• Sense of curiosity, driving them to explore
  • Self-teaching, in many subjects
  • Mechanical ability, or an appreciation of technology

When considering curiosity, passive interest doesn’t count for much. I’m a bit curious about botany, and I like to identify plants growing around my house, but that won’t earn me a career! When they say they are curious about aircraft, but can’t name three types of airplane, their curiosity is just as useless. When it comes to self-teaching, most of what I have learned about programming, welding, fracture mechanics, and dog-training I just picked up myself, so I’m not impressed when somebody comes to me with a drone they snapped together from a kit.

A pet theory that I usually keep to myself (and reveal tentatively, here, too) is one of class distinction. I am basically talking about manual labour as a key to acquiring skill that can then be the foundation for knowledge. It makes me consider the social views against manual labour that people hold. It won’t be good to run very far on this subject without a rigorous basis of facts, which I don’t have, but I can speak somewhat soundly if I stick to Western culture, where I have a lifetime of observations and history books advising me. Class distinctions have a substantial effect on people’s choices and opportunities. When one activity is associated with a “lower class” then members of “higher classes” or those who aspire, discourage engagement in that activity. The freedom to break class boundaries is a recent phenomenon and still a somewhat rare dream fulfillment of “America”. So why would you find a young man in a workshop if his father didn’t work in one before him?

I can see that I’m spending too much time comparing people to myself, rather than seeing them for their own merits. I’ve broken class boundaries myself and proud of myself for doing it. Meeting others who don’t have to do that, but then come to me for guidance, I can’t relate. But I’m working on it.

This has become a bit too much of a rant, and I’ve let myself stray away from the goal of “how to” that I started with.

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Maybe more of an observation than helpful, but I also grew up on a farm, and now I live in a rural area, but commute to work, or work from home. That said, most of the younger engineers seem to have grew up in the city, and attempt to stay in the city, and that may be because there is not many rural areas around this city. But that can be said for many cities. And that maybe part of the issue, that you only find urban raised engineers, because the rural raised engineers can’t find a place to live near the city.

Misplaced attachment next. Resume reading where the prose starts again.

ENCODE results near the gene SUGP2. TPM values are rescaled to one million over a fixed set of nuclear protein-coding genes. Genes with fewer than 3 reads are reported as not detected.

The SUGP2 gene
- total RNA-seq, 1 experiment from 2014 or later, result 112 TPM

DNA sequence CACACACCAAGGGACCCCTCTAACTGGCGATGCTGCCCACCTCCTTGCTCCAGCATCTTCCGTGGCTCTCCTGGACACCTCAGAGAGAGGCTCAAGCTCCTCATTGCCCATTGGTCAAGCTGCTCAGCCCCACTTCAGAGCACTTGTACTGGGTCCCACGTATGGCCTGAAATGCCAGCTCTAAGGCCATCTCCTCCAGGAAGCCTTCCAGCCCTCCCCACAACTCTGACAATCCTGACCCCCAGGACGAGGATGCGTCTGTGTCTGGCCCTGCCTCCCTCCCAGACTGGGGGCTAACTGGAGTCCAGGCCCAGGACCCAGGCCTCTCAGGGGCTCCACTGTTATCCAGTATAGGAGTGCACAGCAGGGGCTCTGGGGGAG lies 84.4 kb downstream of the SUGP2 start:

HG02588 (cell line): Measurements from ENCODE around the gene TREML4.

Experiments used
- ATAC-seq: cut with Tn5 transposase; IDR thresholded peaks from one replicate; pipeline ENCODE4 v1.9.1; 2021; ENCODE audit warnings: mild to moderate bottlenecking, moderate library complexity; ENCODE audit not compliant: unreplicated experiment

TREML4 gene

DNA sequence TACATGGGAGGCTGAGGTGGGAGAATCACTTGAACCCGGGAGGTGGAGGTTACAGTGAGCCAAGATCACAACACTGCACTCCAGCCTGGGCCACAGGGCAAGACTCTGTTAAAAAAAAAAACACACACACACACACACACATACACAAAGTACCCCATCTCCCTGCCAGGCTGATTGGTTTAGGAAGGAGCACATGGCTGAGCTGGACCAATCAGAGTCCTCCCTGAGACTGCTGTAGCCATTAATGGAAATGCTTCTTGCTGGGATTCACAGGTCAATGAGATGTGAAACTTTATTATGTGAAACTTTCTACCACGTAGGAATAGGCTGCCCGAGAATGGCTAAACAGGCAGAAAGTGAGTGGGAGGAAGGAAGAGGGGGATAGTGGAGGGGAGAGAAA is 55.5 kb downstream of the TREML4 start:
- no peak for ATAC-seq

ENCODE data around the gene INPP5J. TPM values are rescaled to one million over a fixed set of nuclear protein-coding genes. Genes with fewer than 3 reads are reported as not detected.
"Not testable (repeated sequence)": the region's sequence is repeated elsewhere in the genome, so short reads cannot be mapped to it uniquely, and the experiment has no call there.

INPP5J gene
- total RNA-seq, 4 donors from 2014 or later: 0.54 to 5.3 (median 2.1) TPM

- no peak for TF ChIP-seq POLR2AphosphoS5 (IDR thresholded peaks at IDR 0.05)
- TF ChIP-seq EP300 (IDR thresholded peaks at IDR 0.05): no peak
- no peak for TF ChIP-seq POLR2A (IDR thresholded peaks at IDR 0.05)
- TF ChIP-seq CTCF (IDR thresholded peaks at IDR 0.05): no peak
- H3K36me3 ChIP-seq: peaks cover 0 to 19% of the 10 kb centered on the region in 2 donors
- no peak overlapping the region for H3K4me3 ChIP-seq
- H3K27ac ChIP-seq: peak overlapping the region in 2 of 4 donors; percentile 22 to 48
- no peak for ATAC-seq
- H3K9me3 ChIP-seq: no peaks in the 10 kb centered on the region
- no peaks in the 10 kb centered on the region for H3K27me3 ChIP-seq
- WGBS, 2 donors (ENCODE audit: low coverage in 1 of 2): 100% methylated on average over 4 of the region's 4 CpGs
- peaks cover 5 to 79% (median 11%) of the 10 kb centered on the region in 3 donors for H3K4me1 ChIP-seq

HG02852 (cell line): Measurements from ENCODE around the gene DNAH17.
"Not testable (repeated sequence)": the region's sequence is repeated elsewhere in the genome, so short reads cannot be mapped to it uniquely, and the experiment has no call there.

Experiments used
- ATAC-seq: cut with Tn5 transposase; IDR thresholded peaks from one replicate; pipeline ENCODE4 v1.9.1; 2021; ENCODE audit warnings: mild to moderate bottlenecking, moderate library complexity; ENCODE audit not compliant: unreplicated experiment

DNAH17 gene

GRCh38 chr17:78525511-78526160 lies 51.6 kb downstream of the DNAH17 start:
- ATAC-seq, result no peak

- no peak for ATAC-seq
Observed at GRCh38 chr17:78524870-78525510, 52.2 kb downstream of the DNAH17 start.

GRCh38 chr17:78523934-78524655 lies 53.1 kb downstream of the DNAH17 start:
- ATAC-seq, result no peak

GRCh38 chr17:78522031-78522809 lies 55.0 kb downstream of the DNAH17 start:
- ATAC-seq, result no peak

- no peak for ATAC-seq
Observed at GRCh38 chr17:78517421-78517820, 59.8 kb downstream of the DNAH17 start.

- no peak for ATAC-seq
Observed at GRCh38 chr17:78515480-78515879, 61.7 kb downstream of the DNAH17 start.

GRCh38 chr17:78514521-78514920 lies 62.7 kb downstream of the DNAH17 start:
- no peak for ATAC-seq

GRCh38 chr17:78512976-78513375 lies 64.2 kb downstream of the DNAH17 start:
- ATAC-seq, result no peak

Sparweb, I think you touched on a good point in your last post: seeing them for their own merits. Maybe they don’t have all the skills you have, but they probably know some stuff that you don’t and you should figure out what that is and then leverage it while you catch them up in other areas.

As an example: My company had a new guy start a few years ago as a mechanical engineer and it became quickly apparent that he was completely undaunted by anything computer related and he would often dive deep into the settings menus in our CAD software to try and solve a problem, he’d try out new modeling techniques to improve workflow, edit XML settings files (which maybe weren’t intended to be edited by end users) etc. He quickly became the de facto guy for solving any software related problems in the engineering department and then ended up leading the CAD user group. None of that was in his job description, but he was good at it and had the drive for it, so we let him run with it and leveraged that to benefit the group. He wasn’t nearly as good at the actual mechanical engineering side of things as the more experienced people in the department, but he was the only one willing to put in the time to improve how we used our CAD software. To help improve him on the more mechanical side of things, he spent some time in our workshop and at customer sites, which definitely helped a lot. That eventually lead to him working directly with some people in our shop to try to improve how CAD data and drawings were shared back and forth between the shop and engineering, which again, none of the more experienced engineers were all that interested in doing or even saw that as an area for improvement. If we hadn’t recognized his general computer abilities, we would be a lot further behind in a lot of ways.


Excellent story, Stick.
That’s exactly the kind of inspiration I’m looking for.

I had lunch with my interns today, and rather than get into technical stuff, just talked to them about things that interest them.